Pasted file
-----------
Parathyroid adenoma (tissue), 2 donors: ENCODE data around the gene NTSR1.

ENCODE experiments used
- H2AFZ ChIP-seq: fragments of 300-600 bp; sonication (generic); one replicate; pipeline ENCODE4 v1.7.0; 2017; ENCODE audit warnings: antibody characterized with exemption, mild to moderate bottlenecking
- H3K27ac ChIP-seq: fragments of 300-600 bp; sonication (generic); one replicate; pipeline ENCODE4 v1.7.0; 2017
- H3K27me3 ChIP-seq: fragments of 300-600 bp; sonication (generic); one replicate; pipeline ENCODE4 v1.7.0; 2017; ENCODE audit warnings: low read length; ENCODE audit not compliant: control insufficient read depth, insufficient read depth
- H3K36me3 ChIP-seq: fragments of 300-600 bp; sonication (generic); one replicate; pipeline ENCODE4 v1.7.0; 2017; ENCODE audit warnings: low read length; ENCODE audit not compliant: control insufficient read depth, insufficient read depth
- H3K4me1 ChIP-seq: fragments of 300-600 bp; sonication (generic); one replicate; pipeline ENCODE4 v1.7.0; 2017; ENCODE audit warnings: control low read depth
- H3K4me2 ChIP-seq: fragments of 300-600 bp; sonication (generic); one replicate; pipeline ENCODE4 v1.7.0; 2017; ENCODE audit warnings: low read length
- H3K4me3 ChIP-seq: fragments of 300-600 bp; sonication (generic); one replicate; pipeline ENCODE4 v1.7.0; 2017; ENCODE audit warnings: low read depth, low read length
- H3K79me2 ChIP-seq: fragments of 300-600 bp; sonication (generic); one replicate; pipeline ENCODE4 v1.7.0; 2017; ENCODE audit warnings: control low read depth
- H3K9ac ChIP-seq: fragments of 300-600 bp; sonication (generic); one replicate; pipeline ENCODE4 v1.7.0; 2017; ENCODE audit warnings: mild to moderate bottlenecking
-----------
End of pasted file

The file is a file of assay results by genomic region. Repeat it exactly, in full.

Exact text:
Parathyroid adenoma (tissue), 2 donors: ENCODE data around the gene NTSR1.

ENCODE experiments used
- H2AFZ ChIP-seq: fragments of 300-600 bp; sonication (generic); one replicate; pipeline ENCODE4 v1.7.0; 2017; ENCODE audit warnings: antibody characterized with exemption, mild to moderate bottlenecking
- H3K27ac ChIP-seq: fragments of 300-600 bp; sonication (generic); one replicate; pipeline ENCODE4 v1.7.0; 2017
- H3K27me3 ChIP-seq: fragments of 300-600 bp; sonication (generic); one replicate; pipeline ENCODE4 v1.7.0; 2017; ENCODE audit warnings: low read length; ENCODE audit not compliant: control insufficient read depth, insufficient read depth
- H3K36me3 ChIP-seq: fragments of 300-600 bp; sonication (generic); one replicate; pipeline ENCODE4 v1.7.0; 2017; ENCODE audit warnings: low read length; ENCODE audit not compliant: control insufficient read depth, insufficient read depth
- H3K4me1 ChIP-seq: fragments of 300-600 bp; sonication (generic); one replicate; pipeline ENCODE4 v1.7.0; 2017; ENCODE audit warnings: control low read depth
- H3K4me2 ChIP-seq: fragments of 300-600 bp; sonication (generic); one replicate; pipeline ENCODE4 v1.7.0; 2017; ENCODE audit warnings: low read length
- H3K4me3 ChIP-seq: fragments of 300-600 bp; sonication (generic); one replicate; pipeline ENCODE4 v1.7.0; 2017; ENCODE audit warnings: low read depth, low read length
- H3K79me2 ChIP-seq: fragments of 300-600 bp; sonication (generic); one replicate; pipeline ENCODE4 v1.7.0; 2017; ENCODE audit warnings: control low read depth
- H3K9ac ChIP-seq: fragments of 300-600 bp; sonication (generic); one replicate; pipeline ENCODE4 v1.7.0; 2017; ENCODE audit warnings: mild to moderate bottlenecking